One of the most important moments before a BJJ competition is the weigh-in. Most tournaments require competitors to weigh in on the morning of the tournament or upon arrival. The weigh-in process can vary, but typically competitors will step on a scale wearing either their gi or underwear. It’s important to note that some tournaments have strict weigh-in limits, while others allow a small pound ‘allowance’ so you can be a little heavier than the actual weight limit.
The warm-up area
Another important aspect to be aware of is the warm-up area. This is typically a designated area where competitors can stretch, roll, and get ready for their matches. However, it’s important to note that this area is usually small and crowded, so it’s important to arrive early to secure a spot. Additionally, competitors should be prepared for the fact that the warm-up area may not be open until an hour or so before their division starts.
Getting the call
One of the most nerve-wracking things about competition is the uncertainty of when you will be called to compete. It’s common for competitors to have to wait around for long periods of time before their matches, and then to be called to compete suddenly while they are not even fully warmed up yet. This is why it’s important to have a good pre-match routine that allows you to stay focused and mentally prepared, even if you have to wait around for a long time.
What happens in your first BJJ match?
When you are called to the mat to compete, you and your opponent will be assigned a marker, such as a yellow and green belt or an ankle brace, to help the referee award points to the appropriate competitor.
You’ll walk past the referee table to the middle of the mat, bow to the referee, and bow to your opponent. Then the referee signals the start of the match, and you get to work your magic 🙂
During the match, the goal is to earn more points than your opponent by utilizing various techniques. Most BJJ competitions use the following point system:
- 2 points for takedowns and sweeps
- 3 points for guard passes and knee on belly
- 4 points for mount and back mount
As a white belt competitor, it’s important to focus on earning points through effective technique execution, while also being aware of opportunities to submit your opponent. Submission wins are quite common at the white belt level, probably around 50%.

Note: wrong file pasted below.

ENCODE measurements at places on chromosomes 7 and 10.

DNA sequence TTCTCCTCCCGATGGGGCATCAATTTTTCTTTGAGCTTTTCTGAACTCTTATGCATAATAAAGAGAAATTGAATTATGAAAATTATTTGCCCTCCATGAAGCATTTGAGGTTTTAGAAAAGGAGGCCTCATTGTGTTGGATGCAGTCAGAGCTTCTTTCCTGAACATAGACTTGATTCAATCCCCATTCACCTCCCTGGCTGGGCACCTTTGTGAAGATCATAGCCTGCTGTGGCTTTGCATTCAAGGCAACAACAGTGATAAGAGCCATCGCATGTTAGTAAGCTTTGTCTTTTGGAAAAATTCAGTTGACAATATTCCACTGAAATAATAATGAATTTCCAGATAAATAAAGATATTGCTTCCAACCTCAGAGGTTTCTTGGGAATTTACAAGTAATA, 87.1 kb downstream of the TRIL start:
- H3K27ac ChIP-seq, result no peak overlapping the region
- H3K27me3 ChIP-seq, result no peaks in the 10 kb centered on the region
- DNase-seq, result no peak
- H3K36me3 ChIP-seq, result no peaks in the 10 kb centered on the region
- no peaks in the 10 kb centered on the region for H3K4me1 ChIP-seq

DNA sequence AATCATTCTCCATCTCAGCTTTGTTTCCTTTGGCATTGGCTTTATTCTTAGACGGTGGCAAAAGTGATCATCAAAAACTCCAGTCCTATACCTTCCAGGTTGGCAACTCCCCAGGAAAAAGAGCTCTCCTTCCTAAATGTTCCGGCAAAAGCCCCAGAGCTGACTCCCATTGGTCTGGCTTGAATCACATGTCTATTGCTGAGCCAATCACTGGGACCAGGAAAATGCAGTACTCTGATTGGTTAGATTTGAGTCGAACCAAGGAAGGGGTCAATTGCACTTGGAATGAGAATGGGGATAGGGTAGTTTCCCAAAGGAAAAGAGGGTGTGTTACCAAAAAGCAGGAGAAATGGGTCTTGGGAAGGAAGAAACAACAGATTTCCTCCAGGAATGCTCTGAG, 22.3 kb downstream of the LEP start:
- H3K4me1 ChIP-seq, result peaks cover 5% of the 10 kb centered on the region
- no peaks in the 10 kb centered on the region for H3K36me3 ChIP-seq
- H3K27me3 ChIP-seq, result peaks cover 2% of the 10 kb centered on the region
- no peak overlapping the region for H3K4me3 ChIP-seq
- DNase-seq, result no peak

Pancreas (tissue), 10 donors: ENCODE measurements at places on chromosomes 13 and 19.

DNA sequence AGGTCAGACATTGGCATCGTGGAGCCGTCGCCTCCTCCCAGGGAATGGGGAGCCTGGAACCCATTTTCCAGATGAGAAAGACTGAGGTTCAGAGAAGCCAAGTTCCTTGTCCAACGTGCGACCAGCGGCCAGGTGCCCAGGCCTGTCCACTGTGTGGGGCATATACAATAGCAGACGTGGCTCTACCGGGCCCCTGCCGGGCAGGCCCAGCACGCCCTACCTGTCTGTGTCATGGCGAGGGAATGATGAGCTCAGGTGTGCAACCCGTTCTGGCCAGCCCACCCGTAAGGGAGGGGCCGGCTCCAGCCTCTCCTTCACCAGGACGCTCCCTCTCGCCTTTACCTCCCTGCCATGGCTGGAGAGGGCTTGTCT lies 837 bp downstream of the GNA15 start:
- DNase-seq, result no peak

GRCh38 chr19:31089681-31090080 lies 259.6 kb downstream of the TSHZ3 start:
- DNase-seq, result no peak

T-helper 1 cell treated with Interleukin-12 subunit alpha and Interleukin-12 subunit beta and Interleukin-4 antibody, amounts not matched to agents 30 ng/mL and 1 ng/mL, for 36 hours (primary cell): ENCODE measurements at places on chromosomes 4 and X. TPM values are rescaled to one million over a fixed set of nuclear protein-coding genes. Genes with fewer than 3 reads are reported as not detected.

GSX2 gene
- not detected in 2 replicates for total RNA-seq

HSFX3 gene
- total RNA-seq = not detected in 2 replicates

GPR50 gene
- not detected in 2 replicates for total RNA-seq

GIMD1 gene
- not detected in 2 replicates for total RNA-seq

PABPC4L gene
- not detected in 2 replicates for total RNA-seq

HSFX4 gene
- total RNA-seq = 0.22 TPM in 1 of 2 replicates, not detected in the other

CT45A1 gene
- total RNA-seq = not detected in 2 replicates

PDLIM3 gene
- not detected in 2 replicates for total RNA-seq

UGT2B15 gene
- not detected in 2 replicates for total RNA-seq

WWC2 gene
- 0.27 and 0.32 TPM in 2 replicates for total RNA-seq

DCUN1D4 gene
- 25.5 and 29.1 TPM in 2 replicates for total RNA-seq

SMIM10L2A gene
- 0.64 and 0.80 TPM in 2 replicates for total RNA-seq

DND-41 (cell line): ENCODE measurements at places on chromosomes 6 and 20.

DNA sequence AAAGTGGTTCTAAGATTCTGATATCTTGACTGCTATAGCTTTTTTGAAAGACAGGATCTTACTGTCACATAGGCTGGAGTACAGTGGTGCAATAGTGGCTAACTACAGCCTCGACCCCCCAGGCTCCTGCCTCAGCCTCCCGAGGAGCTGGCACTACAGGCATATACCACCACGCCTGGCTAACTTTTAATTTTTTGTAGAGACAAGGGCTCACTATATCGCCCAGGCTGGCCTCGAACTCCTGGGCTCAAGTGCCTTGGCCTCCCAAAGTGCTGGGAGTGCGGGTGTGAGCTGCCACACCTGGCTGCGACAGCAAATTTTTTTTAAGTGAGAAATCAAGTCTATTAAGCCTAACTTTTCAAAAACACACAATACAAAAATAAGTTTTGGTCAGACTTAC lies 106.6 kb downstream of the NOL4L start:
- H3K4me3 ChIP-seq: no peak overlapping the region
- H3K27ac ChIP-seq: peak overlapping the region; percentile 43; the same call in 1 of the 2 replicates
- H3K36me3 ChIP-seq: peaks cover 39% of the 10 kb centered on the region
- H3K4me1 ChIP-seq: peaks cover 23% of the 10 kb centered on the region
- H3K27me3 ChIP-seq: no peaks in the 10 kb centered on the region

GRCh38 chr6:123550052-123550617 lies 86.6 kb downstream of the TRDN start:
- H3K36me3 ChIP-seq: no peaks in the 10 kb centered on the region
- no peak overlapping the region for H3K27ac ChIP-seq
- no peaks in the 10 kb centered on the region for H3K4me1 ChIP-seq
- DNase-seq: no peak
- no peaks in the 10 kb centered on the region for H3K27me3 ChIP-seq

The match will be over when the time runs out, or if one of the competitor submits their opponent. The competitor with the most points or the one who submitted the opponent wins the match.
Once the match ends, the referee gets both fighters to the middle of the mat again and raises the hand of the winner. This is a good moment to shake the hand of your opponent (win or lose), the referee and your opponent’s coach.
Write what happens after your first match?
After your first match, there are a few things that you can expect to happen.
First and foremost, you will need to take some time to recover and rest. This might include stretching, hydrating, and taking a break to relax and catch your breath.
If you won your match, you will need to be ready for your next one, which could be in a few minutes or a few hours depending on the tournament format and how deep the bracket is.
If you lost your match, you may be eliminated from the tournament, but you will still have the opportunity to watch the other matches. You should find your buddies from your gym and hang out with them, maybe get something to eat or drink at the venue, that sort of a thing.
What happens if you win the tournament?
If you win the tournament, there are a few things that you can expect to happen, you will be awarded a medal or trophy, and you will be recognized as the champion of your weight class and/or belt level. Maybe you even get a cash prize, although I’ve never seen that before at the white belt level.
You might also get the chance to register for the open weight class. Not all tournaments do this anymore, but it’s super fun if they do. The open class usually puts the medalists of all divisions against each other, and this is where hero’s are born (think about Lachlan Giles submitting the big guys at ADCC).